Breast health. It’s a phrase that might sound as boring as the ingredients from the side of a good-for-you bran cereal box. That is, unless Patti Flather has something to say about it.

And the Whitehorse playwright was recently hired to say a whole lot about it.

This spring, Flather saw an intriguing play about sexual health for young audiences. She learned that it was organized by Health and Social Services and heard there was another creative educational project in the works.

This time, the subject was breast health, and the plan was to commission a theatre piece.

“Initially we had the chance to do a research project, surveying young women age 20 to 40 to ask about how they prefer to learn about breast health,” says Brianne Meister, the Health and Social Services coordinator for this event.

“We learned that young women would really rather have a focus on holistic breast health, rather than just on breast disease – more than just what happens when something goes wrong.”

Meister and her Health Promotion Team brainstormed the idea of Getting to Know Your Girls, an evening for women. It’s like a girls’ night out with health information added in.

Along with the short play, the night includes a photo exhibit of real Yukon women, a display of art bras, and a question-and-answer period.

“We often in the media see model’s bodies, not natural women’s breasts,” Meister says, “so we put out a call to Yukon photographers to have natural photographs of real women on display.”

Seven photographers were chosen from the responses. The resulting art show includes images of all kinds of Yukon women, Meister says, from young women to First Nation elders to women with mastectomies to women breast-feeding.

As the project developed, Flather says she “put the word out” to Health and Social Services about her interest (and her award-winning play-writing and screenwriting resume). Before long, talking led to a contract and Flather wrote the play, Me and the Girls, this summer.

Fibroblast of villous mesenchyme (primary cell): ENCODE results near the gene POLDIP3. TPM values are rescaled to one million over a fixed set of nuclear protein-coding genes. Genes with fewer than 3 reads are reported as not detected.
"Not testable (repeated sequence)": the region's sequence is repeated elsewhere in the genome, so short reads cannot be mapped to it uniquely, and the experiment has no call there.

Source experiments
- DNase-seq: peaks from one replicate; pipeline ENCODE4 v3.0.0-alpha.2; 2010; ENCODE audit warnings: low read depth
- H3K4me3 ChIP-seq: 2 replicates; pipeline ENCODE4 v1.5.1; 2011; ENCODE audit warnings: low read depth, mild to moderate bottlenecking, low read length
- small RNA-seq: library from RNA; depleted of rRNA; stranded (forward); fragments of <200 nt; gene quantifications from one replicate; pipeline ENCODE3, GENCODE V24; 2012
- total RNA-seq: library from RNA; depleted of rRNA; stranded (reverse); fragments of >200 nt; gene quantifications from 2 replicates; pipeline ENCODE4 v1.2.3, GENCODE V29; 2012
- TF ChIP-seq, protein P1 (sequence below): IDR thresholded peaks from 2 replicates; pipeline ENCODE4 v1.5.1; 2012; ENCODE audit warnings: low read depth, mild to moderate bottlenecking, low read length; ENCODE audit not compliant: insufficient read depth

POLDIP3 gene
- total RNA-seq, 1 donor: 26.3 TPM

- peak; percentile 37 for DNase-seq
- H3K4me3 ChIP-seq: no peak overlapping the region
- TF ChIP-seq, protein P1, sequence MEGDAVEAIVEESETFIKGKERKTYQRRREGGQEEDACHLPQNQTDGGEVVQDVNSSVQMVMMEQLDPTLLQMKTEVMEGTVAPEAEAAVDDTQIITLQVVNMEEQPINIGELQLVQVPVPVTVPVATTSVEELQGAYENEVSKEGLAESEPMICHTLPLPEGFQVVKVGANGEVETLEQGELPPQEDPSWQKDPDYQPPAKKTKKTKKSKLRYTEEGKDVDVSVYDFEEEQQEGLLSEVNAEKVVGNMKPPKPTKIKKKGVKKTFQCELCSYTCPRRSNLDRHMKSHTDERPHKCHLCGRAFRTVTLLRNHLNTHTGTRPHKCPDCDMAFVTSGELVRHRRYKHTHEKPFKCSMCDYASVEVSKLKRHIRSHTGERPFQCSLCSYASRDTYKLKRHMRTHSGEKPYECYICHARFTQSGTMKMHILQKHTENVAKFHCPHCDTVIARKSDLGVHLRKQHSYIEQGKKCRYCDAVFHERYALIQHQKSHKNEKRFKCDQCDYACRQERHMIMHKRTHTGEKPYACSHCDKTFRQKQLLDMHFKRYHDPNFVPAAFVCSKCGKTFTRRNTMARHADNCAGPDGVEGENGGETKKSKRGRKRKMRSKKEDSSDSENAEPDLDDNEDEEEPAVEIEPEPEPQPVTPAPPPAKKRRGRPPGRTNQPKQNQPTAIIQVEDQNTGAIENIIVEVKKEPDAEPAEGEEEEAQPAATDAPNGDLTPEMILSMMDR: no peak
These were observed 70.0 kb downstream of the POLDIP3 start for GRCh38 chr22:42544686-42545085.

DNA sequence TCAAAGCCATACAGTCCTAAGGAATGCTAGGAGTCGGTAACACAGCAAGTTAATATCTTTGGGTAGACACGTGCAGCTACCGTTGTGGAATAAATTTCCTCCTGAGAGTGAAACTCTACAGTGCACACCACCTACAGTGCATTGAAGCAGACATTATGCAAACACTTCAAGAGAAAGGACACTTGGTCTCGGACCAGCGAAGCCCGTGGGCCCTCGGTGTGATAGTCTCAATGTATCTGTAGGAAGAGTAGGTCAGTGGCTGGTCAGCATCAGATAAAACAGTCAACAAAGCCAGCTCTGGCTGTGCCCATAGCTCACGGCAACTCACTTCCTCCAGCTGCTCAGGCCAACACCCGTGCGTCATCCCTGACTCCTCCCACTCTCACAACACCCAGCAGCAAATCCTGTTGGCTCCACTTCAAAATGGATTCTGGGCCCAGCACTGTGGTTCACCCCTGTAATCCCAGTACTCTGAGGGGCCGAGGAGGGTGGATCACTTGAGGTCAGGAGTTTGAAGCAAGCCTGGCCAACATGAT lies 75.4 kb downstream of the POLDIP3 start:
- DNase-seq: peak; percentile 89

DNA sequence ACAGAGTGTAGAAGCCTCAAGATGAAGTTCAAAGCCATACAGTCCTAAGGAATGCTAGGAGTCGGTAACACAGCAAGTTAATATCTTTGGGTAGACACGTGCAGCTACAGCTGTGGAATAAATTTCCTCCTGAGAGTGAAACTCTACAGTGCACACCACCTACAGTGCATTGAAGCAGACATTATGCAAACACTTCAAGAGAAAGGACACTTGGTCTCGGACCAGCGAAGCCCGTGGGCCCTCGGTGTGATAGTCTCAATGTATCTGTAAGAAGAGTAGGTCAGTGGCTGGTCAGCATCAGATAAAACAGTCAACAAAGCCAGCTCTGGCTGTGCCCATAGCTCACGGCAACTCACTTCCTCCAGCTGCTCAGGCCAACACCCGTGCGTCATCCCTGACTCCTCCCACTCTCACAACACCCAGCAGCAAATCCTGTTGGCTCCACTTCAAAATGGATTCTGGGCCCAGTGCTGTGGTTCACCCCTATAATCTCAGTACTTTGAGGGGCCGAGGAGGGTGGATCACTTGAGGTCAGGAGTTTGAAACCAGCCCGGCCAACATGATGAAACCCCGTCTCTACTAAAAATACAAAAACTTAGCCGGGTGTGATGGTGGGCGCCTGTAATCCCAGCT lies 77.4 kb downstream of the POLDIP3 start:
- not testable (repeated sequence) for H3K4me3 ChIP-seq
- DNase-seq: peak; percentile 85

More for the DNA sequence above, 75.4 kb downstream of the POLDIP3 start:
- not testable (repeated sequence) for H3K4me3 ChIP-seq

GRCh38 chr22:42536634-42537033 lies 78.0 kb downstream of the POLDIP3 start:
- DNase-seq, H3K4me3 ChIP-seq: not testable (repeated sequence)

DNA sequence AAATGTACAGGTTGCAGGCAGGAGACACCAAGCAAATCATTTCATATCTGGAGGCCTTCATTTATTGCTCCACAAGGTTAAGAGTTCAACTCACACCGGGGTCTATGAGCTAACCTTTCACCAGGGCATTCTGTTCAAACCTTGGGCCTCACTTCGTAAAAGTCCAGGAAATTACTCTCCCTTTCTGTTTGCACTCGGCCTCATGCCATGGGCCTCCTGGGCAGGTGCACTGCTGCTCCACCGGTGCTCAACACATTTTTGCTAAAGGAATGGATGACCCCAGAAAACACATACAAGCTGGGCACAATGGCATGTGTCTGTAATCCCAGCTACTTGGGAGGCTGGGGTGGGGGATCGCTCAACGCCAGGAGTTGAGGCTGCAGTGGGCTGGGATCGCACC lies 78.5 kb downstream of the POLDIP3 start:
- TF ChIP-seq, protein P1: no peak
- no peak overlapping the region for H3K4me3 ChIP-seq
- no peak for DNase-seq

Flather was excited that one of the consultants for the event was Shana McLeod, owner of the Alpine Bra Boutique.

“It was really fun hearing from Shana how a lot of women, especially Yukon women, don’t get new bras very often,” Flather says. “Partly because we’re hardy and practical – not that we don’t have pretty ones, but maybe not as many as someone living in a big city down South.”

A generic bra boutique thus became the framework the story of how different women feel about themselves.

“Each character tries to find the perfect bra, and it’s not simple!” Meister laughs. “It’s a bit more on the comedic side but it definitely brings out the difficult and the things we find hard to ask.”

Me and the Girls is acted by Melaina Sheldon (a Tlingit actor from Teslin), and directed by Moira Sauer (Co-Artistic Director of Sour Brides Theatre).

The one-woman play has several characters plus the boutique owner, which offers a fun challenge to both actor and director, and lots of information for the audience.

The women-only entertainment-and-info night when it goes to Dawson City (Dänojà Zho Cultural Centre, Nov 4), Haines Junction (Council Chambers, Nov 8), and Whitehorse (the Old Fire Hall, Nov 9).

Meg Walker is a writer and visual artist living in Dawson City.